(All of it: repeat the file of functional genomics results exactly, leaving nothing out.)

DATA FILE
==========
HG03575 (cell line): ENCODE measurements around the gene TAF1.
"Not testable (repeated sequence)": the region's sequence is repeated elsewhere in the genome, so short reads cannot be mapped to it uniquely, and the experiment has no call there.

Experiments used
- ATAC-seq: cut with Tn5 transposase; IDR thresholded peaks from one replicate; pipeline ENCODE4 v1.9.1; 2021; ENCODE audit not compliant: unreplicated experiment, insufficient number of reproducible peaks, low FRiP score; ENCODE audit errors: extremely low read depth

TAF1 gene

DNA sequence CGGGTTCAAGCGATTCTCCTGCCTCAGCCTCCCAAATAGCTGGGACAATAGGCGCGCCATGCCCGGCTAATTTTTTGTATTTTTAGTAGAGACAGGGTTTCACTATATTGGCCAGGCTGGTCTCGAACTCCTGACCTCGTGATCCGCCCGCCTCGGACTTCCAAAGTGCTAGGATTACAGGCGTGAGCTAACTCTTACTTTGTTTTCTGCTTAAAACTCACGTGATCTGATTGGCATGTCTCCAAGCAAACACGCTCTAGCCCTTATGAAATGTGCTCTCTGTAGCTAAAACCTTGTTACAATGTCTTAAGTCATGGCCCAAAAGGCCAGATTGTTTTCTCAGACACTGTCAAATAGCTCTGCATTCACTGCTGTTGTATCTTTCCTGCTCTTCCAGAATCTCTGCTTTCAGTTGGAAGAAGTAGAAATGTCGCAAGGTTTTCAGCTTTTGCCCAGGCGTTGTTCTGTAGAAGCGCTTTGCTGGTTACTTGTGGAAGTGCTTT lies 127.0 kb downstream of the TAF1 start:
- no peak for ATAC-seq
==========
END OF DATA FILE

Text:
HG03575 (cell line): ENCODE measurements around the gene TAF1.
"Not testable (repeated sequence)": the region's sequence is repeated elsewhere in the genome, so short reads cannot be mapped to it uniquely, and the experiment has no call there.

Experiments used
- ATAC-seq: cut with Tn5 transposase; IDR thresholded peaks from one replicate; pipeline ENCODE4 v1.9.1; 2021; ENCODE audit not compliant: unreplicated experiment, insufficient number of reproducible peaks, low FRiP score; ENCODE audit errors: extremely low read depth

TAF1 gene

DNA sequence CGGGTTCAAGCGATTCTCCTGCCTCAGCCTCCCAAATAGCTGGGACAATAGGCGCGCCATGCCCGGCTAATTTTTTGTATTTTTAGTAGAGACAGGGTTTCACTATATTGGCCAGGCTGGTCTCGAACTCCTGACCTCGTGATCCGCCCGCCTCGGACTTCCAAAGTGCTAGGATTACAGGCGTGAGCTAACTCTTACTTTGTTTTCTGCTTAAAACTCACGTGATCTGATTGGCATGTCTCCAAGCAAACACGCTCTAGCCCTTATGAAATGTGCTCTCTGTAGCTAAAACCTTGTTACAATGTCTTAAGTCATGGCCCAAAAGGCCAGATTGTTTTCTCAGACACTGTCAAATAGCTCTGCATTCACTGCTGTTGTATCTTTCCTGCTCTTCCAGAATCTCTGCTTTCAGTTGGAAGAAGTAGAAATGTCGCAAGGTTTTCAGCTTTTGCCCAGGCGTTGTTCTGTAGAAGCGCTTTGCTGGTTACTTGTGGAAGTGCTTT lies 127.0 kb downstream of the TAF1 start:
- no peak for ATAC-seq